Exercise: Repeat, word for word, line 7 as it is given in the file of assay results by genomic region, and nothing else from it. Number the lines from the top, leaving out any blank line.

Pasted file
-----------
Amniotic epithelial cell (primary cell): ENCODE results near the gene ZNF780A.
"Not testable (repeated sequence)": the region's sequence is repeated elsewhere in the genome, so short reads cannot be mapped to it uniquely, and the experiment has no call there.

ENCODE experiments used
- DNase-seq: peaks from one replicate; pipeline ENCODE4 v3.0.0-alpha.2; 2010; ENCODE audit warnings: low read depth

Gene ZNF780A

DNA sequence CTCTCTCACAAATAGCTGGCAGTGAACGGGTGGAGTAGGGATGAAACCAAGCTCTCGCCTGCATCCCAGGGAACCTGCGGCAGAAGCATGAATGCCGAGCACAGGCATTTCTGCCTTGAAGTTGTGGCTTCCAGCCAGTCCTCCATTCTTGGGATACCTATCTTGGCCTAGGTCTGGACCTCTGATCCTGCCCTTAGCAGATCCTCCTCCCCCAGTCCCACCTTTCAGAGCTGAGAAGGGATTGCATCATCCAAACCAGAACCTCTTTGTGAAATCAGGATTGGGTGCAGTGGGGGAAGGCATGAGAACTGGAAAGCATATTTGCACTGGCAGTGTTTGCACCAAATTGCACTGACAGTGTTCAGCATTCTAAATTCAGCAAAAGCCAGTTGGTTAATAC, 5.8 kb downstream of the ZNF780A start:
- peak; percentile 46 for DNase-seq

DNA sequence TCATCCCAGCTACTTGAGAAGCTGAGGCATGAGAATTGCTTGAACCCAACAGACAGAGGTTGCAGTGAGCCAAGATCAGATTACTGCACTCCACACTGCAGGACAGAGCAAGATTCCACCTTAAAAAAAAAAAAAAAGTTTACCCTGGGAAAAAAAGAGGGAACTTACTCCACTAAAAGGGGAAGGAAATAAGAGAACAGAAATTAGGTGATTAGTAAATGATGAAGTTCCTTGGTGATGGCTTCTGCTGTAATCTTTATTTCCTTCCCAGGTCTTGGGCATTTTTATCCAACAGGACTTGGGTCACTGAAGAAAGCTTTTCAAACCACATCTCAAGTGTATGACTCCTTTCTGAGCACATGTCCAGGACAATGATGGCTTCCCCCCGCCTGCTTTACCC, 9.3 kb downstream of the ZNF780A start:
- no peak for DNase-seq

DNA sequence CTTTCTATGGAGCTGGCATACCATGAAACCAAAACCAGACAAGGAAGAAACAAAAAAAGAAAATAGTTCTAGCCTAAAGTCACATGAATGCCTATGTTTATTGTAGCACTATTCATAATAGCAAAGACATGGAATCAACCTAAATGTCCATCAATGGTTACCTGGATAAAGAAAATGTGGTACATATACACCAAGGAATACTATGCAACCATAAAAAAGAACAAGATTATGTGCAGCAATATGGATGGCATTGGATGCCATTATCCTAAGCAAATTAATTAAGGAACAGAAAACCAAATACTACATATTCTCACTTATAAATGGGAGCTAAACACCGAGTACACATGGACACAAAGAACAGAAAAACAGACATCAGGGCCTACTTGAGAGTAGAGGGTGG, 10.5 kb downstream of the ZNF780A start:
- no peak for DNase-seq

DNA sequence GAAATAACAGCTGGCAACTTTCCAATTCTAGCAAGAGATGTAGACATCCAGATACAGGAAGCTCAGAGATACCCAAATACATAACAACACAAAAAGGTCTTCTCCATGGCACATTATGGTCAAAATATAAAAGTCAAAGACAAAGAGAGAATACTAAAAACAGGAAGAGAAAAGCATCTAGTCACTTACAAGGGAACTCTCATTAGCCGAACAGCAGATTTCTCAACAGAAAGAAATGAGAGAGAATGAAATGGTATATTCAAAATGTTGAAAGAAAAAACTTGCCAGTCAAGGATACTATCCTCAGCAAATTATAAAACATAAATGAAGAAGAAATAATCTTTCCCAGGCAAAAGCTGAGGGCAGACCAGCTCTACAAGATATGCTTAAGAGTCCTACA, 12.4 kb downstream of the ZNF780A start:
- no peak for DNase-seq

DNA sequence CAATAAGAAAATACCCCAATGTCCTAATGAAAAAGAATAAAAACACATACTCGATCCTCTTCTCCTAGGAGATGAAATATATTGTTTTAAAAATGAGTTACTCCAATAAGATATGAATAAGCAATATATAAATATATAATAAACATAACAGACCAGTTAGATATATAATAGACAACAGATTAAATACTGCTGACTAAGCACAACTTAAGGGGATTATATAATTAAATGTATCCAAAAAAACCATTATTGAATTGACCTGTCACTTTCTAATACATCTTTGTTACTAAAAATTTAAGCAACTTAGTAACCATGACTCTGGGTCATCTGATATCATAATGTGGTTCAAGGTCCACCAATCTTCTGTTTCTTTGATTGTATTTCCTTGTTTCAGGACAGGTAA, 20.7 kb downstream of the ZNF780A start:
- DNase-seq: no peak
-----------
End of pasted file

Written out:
- peak; percentile 46 for DNase-seq